Oli Johns

CharcoalCharcoal by Oli Johns

My rating: 5 of 5 stars

There’s no doubt about it, this novel will divide opinion. Personally, I loved it. There were shades of Milan Kundera, Jeff Noon and David Lynch. The first half deals with the narrator’s struggle against depression as he moves mechanically through his life as a teacher in Hong Kong. A newspaper article about the suicide of a Korean model is the trigger for the second half of the text which is more of a surreal fantasy about the narrator trying to save himself by saving the model in question before she committed the act. Think of Murakami’s ‘Hard Boiled Wonderland…’ but set in the contemporary world rather than in that strange, dreamlike citadel of unicorn skulls.

The style used by Oli Johns has to be mentioned because it helps give the novel its uniqueness. Like Jeff Noon, he has turned his back on conventional paragraphs. But unlike Noon (where this can sometimes feel like a gimmick and detracts from the work) his use of short, declarative sentences that stand alone really puts across a strong sense of the narrator’s stream of consciousness. And it is surprisingly easy to read, giving the novel some serious pace also. Not having a lot of knowledge about philosophy (about which the narrator is also obsessed), I do know there was one philosophical work that was written in the same way, but for the life of me can’t remember which one. But to translate that idea into a work of fiction is, to me, a stroke of genius on the author’s part.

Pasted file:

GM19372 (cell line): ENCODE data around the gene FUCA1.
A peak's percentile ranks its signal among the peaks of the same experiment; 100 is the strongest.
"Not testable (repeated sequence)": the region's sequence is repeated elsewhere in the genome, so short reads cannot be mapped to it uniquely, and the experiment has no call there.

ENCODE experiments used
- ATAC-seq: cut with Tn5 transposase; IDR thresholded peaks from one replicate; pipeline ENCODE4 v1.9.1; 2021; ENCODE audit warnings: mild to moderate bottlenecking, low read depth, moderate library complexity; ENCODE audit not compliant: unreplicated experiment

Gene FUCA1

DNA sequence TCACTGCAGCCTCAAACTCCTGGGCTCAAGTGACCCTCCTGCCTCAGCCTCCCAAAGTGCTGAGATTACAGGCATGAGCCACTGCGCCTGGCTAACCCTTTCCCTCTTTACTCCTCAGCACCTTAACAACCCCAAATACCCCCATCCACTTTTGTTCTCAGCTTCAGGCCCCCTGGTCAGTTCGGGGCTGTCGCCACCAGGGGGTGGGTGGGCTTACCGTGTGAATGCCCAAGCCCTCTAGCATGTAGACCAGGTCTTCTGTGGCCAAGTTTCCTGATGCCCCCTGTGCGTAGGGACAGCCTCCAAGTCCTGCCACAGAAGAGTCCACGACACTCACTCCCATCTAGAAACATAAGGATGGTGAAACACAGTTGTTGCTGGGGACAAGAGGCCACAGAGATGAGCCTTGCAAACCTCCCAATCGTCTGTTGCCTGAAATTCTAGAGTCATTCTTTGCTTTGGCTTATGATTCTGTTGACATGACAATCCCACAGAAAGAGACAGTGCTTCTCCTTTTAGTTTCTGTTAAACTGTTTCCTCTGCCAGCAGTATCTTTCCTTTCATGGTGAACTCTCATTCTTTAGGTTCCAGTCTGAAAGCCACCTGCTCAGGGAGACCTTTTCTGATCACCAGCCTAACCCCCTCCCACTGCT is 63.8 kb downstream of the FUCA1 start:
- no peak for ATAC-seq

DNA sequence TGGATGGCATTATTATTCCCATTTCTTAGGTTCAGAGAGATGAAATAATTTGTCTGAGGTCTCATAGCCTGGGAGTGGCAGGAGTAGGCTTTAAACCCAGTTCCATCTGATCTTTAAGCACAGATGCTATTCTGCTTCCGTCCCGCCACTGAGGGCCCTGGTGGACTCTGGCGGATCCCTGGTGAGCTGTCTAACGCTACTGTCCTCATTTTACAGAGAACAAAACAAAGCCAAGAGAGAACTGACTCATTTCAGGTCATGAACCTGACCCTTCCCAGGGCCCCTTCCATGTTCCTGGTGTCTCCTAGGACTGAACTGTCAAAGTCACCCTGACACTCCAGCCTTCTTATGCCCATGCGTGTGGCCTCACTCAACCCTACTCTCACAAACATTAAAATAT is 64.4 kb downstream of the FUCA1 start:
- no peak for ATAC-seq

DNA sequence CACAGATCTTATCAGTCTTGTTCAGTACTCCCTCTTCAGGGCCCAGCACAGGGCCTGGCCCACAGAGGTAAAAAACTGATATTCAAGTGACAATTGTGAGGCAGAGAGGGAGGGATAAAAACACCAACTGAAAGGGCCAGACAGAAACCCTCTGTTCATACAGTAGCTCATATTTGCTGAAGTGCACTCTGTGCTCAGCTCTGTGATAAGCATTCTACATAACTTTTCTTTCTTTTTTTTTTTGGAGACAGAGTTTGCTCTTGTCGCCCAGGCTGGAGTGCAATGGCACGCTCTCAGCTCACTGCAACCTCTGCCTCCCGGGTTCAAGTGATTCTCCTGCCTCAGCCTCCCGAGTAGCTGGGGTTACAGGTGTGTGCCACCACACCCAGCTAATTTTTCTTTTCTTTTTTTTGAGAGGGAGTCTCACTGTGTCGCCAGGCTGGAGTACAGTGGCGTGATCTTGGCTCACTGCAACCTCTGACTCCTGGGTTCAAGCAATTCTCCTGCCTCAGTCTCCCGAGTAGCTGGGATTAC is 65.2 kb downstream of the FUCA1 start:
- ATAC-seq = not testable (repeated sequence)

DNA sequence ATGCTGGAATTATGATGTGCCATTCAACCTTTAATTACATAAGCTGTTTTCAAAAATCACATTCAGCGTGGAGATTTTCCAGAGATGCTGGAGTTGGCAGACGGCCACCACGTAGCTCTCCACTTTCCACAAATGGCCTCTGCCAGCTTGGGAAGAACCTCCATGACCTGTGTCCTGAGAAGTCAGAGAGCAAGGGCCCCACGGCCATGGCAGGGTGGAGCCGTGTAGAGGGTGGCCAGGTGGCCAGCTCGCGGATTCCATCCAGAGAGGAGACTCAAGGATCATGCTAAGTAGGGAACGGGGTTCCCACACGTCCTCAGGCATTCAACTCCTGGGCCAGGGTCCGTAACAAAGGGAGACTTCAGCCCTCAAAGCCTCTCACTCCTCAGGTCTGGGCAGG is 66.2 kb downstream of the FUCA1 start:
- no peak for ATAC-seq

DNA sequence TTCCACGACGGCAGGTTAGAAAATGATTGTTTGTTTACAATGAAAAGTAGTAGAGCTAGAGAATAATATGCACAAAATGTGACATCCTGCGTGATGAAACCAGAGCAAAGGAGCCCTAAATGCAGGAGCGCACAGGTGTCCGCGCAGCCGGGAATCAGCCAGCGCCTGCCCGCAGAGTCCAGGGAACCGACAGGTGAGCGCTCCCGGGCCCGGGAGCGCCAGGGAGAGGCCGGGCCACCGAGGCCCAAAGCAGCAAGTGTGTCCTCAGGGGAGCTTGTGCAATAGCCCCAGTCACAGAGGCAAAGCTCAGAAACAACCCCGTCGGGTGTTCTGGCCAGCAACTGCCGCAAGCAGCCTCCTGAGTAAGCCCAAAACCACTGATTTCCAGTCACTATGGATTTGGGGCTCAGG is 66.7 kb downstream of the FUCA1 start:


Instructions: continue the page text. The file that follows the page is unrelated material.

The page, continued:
Overall, I thought this was a great book and staggeringly original. It did remind me in some ways of the Murakami work mentioned above, but unlike that one Johns doesn’t seem to feel the need to resolve the fantasy element in the narrative. No exposition about the narrator sinking into his unconscious here. In fact, at one point he is at pains to point out that this ISN’T a dream, it’s all too real. I liked that about it, it felt like an evolution of magic realism, pushing literature towards the places that cinema has already been for several years. Johns isn’t likely to be on the latest list of twelve up and coming authors, but on the evidence of this, I’d say he deserves to be. It’s edgy and it’s a bit out there, but I’m willing to bet it’s more innovative and unique than a lot of other things being talked about right now.

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